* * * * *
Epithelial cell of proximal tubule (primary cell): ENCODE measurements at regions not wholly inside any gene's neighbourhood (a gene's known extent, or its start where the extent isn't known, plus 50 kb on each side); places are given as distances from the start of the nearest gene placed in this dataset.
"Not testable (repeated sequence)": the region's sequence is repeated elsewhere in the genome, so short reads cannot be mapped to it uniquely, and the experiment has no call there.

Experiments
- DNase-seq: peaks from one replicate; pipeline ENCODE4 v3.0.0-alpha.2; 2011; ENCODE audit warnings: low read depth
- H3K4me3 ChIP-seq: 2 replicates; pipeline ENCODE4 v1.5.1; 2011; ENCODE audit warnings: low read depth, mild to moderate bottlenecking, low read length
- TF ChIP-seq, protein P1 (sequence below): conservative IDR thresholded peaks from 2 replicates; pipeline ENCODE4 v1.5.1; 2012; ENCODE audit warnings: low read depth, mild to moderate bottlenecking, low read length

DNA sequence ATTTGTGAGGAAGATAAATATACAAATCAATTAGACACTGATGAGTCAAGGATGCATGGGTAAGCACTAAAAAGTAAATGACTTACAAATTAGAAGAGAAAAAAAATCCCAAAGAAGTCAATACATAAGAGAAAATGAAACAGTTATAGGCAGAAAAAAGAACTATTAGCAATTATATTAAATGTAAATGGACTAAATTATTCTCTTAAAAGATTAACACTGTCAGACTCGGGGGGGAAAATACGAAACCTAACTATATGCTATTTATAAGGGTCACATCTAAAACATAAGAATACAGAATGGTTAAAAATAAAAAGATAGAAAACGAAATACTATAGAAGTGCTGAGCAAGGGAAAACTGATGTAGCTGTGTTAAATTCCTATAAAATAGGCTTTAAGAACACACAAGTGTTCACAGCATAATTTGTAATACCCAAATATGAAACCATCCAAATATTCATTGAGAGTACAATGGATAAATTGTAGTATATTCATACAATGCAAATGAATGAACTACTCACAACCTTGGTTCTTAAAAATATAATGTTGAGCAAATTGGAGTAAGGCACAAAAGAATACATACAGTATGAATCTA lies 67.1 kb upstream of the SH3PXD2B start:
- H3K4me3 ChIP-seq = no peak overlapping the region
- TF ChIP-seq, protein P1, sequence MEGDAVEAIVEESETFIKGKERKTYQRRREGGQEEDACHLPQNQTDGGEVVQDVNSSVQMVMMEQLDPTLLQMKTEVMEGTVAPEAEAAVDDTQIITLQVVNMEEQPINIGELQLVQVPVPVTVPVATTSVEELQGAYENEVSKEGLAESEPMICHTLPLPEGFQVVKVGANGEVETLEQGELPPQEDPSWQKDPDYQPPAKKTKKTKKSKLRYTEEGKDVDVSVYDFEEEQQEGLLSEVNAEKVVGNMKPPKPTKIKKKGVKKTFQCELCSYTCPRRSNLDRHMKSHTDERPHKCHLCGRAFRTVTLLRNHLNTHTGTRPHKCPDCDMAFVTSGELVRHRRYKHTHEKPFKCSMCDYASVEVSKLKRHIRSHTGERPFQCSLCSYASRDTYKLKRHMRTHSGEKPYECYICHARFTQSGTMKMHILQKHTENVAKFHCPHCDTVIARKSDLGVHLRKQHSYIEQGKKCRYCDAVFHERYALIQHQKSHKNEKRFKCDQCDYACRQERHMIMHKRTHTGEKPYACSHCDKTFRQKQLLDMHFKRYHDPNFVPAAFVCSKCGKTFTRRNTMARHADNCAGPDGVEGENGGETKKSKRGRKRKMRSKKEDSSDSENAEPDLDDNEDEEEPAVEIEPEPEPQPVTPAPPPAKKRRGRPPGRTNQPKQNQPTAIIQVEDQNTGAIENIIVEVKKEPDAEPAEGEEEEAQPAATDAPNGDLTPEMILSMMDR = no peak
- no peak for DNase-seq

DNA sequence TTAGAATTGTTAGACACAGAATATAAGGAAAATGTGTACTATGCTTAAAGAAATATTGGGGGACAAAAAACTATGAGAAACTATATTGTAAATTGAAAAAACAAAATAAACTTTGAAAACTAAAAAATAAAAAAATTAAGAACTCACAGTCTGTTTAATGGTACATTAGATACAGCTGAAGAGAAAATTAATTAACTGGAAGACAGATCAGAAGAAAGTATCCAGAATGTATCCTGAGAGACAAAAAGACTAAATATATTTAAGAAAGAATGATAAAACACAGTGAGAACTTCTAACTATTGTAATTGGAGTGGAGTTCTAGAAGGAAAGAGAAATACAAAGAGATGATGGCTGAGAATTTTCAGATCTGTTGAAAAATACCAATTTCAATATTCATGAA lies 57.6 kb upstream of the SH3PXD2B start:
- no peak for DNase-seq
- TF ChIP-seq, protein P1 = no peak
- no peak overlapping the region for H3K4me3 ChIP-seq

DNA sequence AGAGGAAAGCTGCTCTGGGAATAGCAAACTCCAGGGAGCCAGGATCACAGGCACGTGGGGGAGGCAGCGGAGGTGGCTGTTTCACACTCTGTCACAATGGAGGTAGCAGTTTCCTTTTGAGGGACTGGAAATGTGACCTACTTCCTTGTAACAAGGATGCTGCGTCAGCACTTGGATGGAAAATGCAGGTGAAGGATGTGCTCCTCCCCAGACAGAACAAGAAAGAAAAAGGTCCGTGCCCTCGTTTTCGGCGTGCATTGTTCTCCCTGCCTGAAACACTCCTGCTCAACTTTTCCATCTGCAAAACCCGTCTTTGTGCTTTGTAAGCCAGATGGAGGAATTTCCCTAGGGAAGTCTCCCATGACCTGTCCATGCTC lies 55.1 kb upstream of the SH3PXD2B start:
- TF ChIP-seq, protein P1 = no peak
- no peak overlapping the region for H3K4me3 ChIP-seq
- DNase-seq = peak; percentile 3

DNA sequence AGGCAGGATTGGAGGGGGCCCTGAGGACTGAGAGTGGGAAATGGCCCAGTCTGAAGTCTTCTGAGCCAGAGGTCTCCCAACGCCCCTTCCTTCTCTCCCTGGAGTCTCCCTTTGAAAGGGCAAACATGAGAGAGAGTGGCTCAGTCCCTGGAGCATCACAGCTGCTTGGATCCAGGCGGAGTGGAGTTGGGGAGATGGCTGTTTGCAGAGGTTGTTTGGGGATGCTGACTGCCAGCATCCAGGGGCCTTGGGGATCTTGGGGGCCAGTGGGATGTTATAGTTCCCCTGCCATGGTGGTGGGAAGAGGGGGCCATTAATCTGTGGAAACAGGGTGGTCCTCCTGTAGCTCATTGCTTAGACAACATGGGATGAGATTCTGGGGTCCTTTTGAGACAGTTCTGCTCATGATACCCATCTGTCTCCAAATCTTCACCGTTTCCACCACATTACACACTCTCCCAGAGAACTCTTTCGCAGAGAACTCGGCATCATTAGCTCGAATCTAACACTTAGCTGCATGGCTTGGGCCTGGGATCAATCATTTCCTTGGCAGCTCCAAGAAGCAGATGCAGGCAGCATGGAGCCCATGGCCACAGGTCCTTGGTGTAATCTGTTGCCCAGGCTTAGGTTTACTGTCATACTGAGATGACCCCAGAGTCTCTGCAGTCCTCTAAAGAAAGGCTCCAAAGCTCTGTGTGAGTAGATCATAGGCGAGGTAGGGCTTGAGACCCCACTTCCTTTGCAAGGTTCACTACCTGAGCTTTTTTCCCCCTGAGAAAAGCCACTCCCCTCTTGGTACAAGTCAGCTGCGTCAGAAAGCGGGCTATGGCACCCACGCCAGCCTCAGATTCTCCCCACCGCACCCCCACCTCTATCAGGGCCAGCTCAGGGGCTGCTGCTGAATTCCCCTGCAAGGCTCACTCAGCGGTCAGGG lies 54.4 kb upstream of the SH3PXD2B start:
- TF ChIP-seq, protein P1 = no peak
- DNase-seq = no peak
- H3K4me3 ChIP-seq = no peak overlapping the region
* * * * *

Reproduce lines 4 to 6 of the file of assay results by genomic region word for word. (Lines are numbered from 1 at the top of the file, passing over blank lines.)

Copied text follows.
- DNase-seq: peaks from one replicate; pipeline ENCODE4 v3.0.0-alpha.2; 2011; ENCODE audit warnings: low read depth
- H3K4me3 ChIP-seq: 2 replicates; pipeline ENCODE4 v1.5.1; 2011; ENCODE audit warnings: low read depth, mild to moderate bottlenecking, low read length
- TF ChIP-seq, protein P1 (sequence below): conservative IDR thresholded peaks from 2 replicates; pipeline ENCODE4 v1.5.1; 2012; ENCODE audit warnings: low read depth, mild to moderate bottlenecking, low read length